Taken from Bangkok Post (Mar 13, 2020)
Trombone's place in modern music
Centuries-old instrument fell out of favour as 1940s bebop era began, but musicians are still keeping its sound and spirit alive
by John Clewley
Breakin' Bread Cover
The funky sound of Fred Wesley's trombone landed on the World Beat desk this week courtesy of an album he released in 1974, with his band, Fred Wesley & the New JB's, called Breakin' Bread (originally released on Polydor, re-released 2015). Wesley was James Brown's musical director at the time, and Brown produced the album and co-wrote most of the songs with Wesley.
Wesley, along with saxophonist Maceo Parker, bass player Bootsy Collins, drummers like Clyde Stubblefield, helped Brown define his funk sound in the 1960s and 70s. The band was called The JBs and a year earlier, in April 1973, Fred Wesley & The JB's released a single, Doin' It To Death (also known as Gonna Have A Funky Good Time). On this record, Wesley, after Brown's dramatically sung exhortation, launches into a trombone solo that just raises the roof; it's my favourite trombone solo.
Ever since I heard that track, I've been a Wesley fan, following his solo career, as well as his seminal work with Parliament/Funkadelic. He has the jazz chops, too, having worked with Count Basie's Orchestra.
Breakin' Bread kicks off with the title track, a straight-ahead funk, what he describes as "super heavy and funky" in a song that pays homage to the solidarity and fun of home life -- something Wesley talks about in a short intro before the track begins. I Wanna Get Down is next up with a track that is reminiscent of New Orleans funk outfit The Meters, especially with its shouted chorus. But my favourites are Little Boy Black, with its rap-like vocal intro and Wesley's trombone solo, Rice 'N' Ribs, which cooks with Hearlon "Cheese" Martin on guitar and Wesley's trombone duelling with the horn section, and Funky Music Is My Style, which features wah-wah guitar, Latin percussion and horn riffs in a song that sounds a lot like P-Funk.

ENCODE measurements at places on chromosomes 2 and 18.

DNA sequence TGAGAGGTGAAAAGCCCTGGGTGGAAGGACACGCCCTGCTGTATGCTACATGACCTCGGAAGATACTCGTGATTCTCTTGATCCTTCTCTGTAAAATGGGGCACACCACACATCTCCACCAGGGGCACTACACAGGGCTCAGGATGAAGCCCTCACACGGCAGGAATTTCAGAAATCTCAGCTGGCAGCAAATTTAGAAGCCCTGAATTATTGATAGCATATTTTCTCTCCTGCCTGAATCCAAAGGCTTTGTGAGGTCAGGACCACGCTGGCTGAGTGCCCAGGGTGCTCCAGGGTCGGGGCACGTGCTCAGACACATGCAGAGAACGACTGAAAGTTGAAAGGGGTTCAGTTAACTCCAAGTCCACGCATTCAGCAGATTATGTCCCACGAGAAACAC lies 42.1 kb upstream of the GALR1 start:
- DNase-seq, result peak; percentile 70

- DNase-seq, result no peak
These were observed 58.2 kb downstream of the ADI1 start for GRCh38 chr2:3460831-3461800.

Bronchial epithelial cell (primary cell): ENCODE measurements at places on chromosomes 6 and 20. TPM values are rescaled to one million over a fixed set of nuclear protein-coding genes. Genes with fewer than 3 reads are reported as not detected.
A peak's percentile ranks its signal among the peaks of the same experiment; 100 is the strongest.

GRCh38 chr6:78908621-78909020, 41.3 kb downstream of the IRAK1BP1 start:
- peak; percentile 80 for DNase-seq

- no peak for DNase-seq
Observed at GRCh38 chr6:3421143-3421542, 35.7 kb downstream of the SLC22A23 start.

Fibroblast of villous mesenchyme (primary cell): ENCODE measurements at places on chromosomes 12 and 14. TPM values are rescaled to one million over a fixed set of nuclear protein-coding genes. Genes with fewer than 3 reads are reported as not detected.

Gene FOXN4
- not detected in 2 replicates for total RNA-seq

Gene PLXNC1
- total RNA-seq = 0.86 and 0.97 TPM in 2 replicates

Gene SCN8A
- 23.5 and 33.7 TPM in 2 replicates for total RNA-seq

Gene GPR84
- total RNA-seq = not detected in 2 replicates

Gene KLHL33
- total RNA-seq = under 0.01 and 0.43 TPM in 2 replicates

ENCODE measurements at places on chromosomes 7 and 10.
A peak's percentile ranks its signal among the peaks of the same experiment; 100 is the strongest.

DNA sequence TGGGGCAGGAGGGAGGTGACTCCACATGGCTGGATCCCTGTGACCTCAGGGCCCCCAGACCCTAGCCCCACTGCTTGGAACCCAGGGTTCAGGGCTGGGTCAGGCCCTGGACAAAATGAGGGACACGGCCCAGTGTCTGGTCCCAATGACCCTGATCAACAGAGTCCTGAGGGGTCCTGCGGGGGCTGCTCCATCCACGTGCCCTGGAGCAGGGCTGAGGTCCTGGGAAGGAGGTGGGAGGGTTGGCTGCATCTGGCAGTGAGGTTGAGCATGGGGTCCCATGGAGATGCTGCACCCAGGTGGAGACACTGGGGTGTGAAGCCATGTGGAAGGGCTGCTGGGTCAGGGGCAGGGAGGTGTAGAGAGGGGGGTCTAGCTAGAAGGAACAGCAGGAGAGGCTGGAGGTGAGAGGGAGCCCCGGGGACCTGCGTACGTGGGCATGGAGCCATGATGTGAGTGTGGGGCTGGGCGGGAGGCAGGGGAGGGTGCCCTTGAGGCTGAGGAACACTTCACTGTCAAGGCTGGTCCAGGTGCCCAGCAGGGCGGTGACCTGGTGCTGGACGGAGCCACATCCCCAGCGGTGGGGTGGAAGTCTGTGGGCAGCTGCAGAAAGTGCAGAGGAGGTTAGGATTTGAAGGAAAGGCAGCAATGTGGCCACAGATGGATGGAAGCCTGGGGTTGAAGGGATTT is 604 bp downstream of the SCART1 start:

Wesley also has recorded as the Horny Horns, which was the horn section associated with Parliament-Funkadelic and Bootsy's Rubber Band (and featured Maceo Parker, Rick Gardner and Richard "Kush" Griffith on trumpets). To get an idea of just how good this horn section was, have a look on YouTube for their track Four Play.
Wesley's chosen instrument, the trombone, has a history that stretches back five hundred years. The name comes from the Italian for "large trumpet" and until the 18th century it was called a "sackbut" in English; trombones with valves (to lower the pitch) came in during the middle of the 19th century. And despite its widespread use in orchestras and ensembles in Western classical music, brass band and marching music, and, of course, jazz, it is not as well known as the saxophone or trumpet.
When I was a kid, I heard the trombone of Jack Teagarden at home, and later I discovered that this Texas-born, self-taught jazz genius was one of the most innovative trombonists in the early development of jazz, often credited with liberating his instrument in the way his lifelong friend Louis Armstrong had done in the 1920s, to create space for solos in a jazz ensemble or orchestra.
Teagarden was sometimes called "the best trombone player in the world", but during the bebop era his status was challenged by someone who would redefine the jazz trombone's sound: JJ Johnson.
As the bebop era began in the 1940s, the trombone fell out of favour; the saxophone and trumpet were considered better-suited to bebop's technical demands. Having played with the Count Basie Orchestra and trumpeter Fats Navarro, Johnson was already a good player and he caught the eye of bebop legend Dizzie Gillespie who encouraged him to play bebop on his horn. Listen to his version of Gillespie's bebop classic, A Night in Tunisia, on YouTube and you can hear the trombone breezing though the fast tempo of bebop with aplomb; interestingly, the sound you hear is from two trombones. On the track, Johnson performs with Kai Winding, with whom he had a combo called the Jay and Kai Quintet.
Johnson went on to a stellar career as a solo session musician and a composer of classical-jazz collaborations; and he also wrote Hollywood soundtracks -- a real renaissance man.
Trombone players who have appeared in this column over the years include Latin Jazz bandleaders like Jimmy Bosch; Willie Colon of Fania All Stars and producer at the Fania Records, began his career as a trombonist. Don Drummond, one of the original members of the hugely influential Jamaican ska band, the Skatalites, and a renowned jazz musician is another favourite. And it's good to see trombone players here in Bangkok in some of the local ska bands and salsa bands. All power to the trombone!
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